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Whether you’re new to fitness or know the weight room layout like the back of your hand, you’re probably familiar with the importance of making sure you’re consuming enough protein throughout your day. Either way, it’s worth a reminder.

First and foremost, protein supports muscle building* and recovery. That’s especially important if your goal is to add or even just maintain muscle mass.* Of course, protein has benefits beyond muscle, too. Protein can help keep you feeling full between meals. It can also support muscle health as we age.

However, getting enough protein into your diet through meals alone can be challenging, and that’s where protein powder comes in. As a dietary supplement, whether added to shakes, smoothies, or even snacks and other recipes, protein powder can be an excellent way to fill the protein gaps in your diet.

When it comes to picking out a protein powder, you have more than a few options—each formulated to support specific goals, dietary preferences, and other factors that might be important to you.

“When you’re looking for the protein powder that will best suit your lifestyle, it can feel like the options are endless,” says Derek Howes, a certified personal trainer, author, culinary expert, and founder of The Protein Chef.

“While one kind of protein powder might fit one person’s lifestyle the best, you may find that something completely different is the better fit for yours,” Howes says. “The best protein powder is the one that works with your personal preferences.”

To help you find the protein powder that’s right for you, we asked Howes to walk us through some of the most popular varieties.

*When taken over time with regular resistance training.



Whey protein is the most common type of protein powder you’ll find in stores and online. Whey is a natural byproduct of the cheesemaking process and can be found almost anywhere around the world. “It is fast digesting, compared with casein protein; supports muscle protein synthesis; and naturally contains branched-chain amino acids,” says Howes.

But not all whey protein powder is created equal. Notably, there are two main varieties: whey protein concentrate and whey protein isolate. “Whey protein isolate is whey protein concentrate that has gone through a sophisticated filtration process where some of the lactose, fat, cholesterol, and sugar that is naturally occurring in milk is removed,” Howes says. (Check out Isopure Whey Protein Isolate.)

That said, whey protein concentrate is a great go-to option, and it is also typically less expensive than isolate.



“Another common protein powder would definitely be casein,” says Howes.

Casein is a milk protein. It’s a more slow-digesting protein powder than whey, which is the key to its popularity as that means it delivers amino acids over several hours, and supports muscle recovery.

As a result, casein is the variety that many athletes prefer at night. “This powder would be my choice before bed—or between meals,” Howes says.

Plant-Based Protein Powder

“Plant-based protein powder is great for those with plant-based dietary preferences, or vegetarians looking for an affordable protein option,” says Howes.

Dietary restrictions aside, the demand for plant-based protein powders has been increasing for years as more and more people move towards including more plant-based foods into their diets. Isopure Plant-Based Protein Powder even includes ingredients like organic pea and brown rice protein.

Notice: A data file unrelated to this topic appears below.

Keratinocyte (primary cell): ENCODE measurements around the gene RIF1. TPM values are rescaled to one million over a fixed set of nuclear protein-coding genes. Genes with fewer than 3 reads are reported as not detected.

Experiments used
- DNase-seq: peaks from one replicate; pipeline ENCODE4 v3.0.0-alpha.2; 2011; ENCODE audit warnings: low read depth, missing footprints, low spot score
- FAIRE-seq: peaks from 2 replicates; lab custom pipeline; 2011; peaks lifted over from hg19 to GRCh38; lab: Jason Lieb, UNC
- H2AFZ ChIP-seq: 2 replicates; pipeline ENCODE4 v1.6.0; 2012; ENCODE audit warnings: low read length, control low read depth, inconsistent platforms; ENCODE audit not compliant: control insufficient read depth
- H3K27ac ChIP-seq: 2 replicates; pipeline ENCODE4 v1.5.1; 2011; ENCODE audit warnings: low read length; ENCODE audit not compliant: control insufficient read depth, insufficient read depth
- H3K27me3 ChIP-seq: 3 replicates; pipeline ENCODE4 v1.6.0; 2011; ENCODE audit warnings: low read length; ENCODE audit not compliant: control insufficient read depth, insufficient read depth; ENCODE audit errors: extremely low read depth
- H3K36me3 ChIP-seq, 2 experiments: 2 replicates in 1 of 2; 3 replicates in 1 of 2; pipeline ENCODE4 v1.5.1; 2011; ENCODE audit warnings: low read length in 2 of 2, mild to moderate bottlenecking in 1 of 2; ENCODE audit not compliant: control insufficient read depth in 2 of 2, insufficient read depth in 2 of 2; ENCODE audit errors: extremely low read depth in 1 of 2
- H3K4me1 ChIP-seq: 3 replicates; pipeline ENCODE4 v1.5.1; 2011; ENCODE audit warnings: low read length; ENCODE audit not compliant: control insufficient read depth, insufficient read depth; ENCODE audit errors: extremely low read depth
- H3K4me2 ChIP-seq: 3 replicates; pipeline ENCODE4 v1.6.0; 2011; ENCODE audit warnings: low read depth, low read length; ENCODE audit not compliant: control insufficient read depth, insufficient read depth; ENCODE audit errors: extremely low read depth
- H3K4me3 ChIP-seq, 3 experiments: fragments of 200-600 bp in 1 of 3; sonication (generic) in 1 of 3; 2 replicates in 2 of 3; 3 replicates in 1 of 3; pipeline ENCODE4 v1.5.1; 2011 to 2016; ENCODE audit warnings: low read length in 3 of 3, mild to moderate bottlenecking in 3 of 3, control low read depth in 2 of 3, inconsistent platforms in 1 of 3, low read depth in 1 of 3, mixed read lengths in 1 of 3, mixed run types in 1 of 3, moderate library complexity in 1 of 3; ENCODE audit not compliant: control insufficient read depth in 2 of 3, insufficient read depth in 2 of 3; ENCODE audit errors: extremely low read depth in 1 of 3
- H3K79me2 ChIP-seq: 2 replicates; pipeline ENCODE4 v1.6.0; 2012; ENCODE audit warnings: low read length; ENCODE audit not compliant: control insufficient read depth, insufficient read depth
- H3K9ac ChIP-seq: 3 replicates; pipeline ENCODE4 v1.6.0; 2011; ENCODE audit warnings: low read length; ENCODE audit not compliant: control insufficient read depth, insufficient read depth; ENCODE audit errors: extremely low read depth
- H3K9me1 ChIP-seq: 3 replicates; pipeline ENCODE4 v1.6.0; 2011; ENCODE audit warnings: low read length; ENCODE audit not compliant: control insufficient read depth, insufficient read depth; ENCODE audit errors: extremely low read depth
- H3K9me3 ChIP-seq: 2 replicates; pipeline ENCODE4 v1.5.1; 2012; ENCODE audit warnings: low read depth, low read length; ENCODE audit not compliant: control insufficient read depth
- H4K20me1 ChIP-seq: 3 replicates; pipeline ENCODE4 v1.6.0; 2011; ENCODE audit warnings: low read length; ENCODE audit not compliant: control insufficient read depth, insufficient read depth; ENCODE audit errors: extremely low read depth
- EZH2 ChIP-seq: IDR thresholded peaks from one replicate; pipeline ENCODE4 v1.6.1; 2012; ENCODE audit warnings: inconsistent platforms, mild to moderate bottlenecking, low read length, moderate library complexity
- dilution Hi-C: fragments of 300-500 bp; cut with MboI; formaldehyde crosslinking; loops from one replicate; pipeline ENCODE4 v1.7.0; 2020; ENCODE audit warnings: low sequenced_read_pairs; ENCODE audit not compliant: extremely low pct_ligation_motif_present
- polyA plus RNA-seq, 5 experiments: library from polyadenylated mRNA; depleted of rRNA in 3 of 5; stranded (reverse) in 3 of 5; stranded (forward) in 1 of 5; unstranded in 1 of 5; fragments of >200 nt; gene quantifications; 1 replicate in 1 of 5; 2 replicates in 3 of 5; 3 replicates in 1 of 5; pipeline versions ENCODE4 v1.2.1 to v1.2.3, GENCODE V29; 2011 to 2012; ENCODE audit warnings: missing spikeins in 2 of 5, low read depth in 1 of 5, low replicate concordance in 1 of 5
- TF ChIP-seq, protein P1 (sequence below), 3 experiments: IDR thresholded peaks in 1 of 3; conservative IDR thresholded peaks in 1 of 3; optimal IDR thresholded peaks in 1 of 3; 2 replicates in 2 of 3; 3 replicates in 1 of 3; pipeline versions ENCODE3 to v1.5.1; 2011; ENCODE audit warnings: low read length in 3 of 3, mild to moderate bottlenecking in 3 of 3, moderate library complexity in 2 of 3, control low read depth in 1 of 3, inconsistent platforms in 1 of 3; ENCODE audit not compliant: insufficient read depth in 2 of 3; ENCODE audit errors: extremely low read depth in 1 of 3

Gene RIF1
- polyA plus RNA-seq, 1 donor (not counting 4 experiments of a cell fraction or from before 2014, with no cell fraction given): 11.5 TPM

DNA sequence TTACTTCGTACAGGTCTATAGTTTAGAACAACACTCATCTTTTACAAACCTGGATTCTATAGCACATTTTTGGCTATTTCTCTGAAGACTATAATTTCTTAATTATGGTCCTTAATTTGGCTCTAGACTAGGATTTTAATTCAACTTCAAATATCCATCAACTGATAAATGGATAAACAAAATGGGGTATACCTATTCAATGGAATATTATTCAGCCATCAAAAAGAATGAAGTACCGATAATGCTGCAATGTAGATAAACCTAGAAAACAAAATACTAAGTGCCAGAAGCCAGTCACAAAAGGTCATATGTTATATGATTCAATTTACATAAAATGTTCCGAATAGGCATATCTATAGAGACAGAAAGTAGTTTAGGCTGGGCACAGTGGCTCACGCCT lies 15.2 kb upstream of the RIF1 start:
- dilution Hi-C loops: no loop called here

“Popular varieties of plant-based protein powder derive their protein from sources including hemp, pea, soy, and rice, and come in various flavors that continue to expand as plant-based lifestyles get more popular,” says Howes.



Choosing a protein powder shouldn’t mean having to settle for additional ingredients that don’t align with your goals. For instance, you might be looking for a high-quality protein powder to help you maintain muscle, but you may also be trying to keep your carb intake low.

Fortunately, there are low-carb protein powders made for this exact scenario. In fact, if you’d prefer to eliminate carbs from your protein supplement entirely, there are even zero-carb options available!

“If you’re on a low-carb diet or are looking to save your carbs for other things, you’ll want something like Isopure Zero Carb Protein Powder, made with whey protein isolate,” says Howes. “A zero- or low-carb whey protein like this will provide you with the high-quality protein you need, while also containing less than 1–2 grams of carbohydrates per serving.”



Whether you’re trying to keep ingredients to a minimum or simply can’t find a protein powder with the specific flavor you want, unflavored protein powder is a great choice.

“Outside of being able to make an unflavored protein powder blend with any flavor you want, another benefit is that it’s great for baking,” says Howes. “The culprit of most baking issues with protein powder is almost always the added ingredients, and with a product like Isopure Whey Protein Isolate Unflavored you just don’t have those issues.”

Similarly, if you prefer to blend your protein powder into smoothies, an unflavored option will provide you with increased flexibility and freedom to create a more diverse range of recipes.



While many varieties of protein powder are focused on what they don’t contain—for example, carbs, whey, or flavor—others can offer you a little something extra!

“For instance, try a protein powder with some caffeine in it,” says Howes. “Each serving of Isopure Coffee is made with 25 grams of whey protein isolate, along with 30–40mg of caffeine from real coffee.”

Better yet, each serving also packs 5.5 grams of naturally occurring branched-chain amino acids and four grams of naturally occurring L-Glutamine.